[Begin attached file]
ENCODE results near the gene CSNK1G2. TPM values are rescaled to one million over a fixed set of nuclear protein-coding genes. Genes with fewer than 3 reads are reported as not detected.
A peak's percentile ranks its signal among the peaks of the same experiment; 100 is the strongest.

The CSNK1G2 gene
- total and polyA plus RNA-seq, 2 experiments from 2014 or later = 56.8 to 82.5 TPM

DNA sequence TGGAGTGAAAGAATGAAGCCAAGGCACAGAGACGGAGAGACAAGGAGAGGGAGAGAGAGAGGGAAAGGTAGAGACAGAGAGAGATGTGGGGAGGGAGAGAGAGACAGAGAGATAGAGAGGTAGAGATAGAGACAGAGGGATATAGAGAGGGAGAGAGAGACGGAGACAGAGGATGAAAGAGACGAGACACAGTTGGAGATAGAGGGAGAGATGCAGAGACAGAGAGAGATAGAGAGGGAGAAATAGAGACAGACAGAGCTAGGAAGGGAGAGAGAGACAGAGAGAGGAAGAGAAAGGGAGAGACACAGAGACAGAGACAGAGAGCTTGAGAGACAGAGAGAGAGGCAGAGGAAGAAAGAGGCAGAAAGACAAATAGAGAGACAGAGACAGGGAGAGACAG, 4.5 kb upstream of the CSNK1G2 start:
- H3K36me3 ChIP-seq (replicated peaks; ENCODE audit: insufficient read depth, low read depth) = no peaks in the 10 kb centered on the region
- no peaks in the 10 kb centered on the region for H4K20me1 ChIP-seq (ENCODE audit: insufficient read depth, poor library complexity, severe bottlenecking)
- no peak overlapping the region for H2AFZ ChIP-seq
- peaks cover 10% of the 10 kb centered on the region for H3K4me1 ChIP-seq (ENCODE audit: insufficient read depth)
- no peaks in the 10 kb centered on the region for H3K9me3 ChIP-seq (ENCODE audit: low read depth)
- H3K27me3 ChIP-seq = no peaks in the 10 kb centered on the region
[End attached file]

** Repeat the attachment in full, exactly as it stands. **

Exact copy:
ENCODE results near the gene CSNK1G2. TPM values are rescaled to one million over a fixed set of nuclear protein-coding genes. Genes with fewer than 3 reads are reported as not detected.
A peak's percentile ranks its signal among the peaks of the same experiment; 100 is the strongest.

The CSNK1G2 gene
- total and polyA plus RNA-seq, 2 experiments from 2014 or later = 56.8 to 82.5 TPM

DNA sequence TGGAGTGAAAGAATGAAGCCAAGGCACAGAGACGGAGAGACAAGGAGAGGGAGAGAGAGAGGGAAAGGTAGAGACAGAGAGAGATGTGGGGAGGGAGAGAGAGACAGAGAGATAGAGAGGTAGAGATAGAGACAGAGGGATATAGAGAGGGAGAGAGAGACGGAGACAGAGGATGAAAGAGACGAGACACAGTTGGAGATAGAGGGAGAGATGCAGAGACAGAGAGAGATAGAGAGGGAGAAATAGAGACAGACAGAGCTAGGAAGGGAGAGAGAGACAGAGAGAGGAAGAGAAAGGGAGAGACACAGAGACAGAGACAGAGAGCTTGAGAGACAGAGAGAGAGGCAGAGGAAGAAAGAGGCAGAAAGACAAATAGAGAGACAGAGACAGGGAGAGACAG, 4.5 kb upstream of the CSNK1G2 start:
- H3K36me3 ChIP-seq (replicated peaks; ENCODE audit: insufficient read depth, low read depth) = no peaks in the 10 kb centered on the region
- no peaks in the 10 kb centered on the region for H4K20me1 ChIP-seq (ENCODE audit: insufficient read depth, poor library complexity, severe bottlenecking)
- no peak overlapping the region for H2AFZ ChIP-seq
- peaks cover 10% of the 10 kb centered on the region for H3K4me1 ChIP-seq (ENCODE audit: insufficient read depth)
- no peaks in the 10 kb centered on the region for H3K9me3 ChIP-seq (ENCODE audit: low read depth)
- H3K27me3 ChIP-seq = no peaks in the 10 kb centered on the region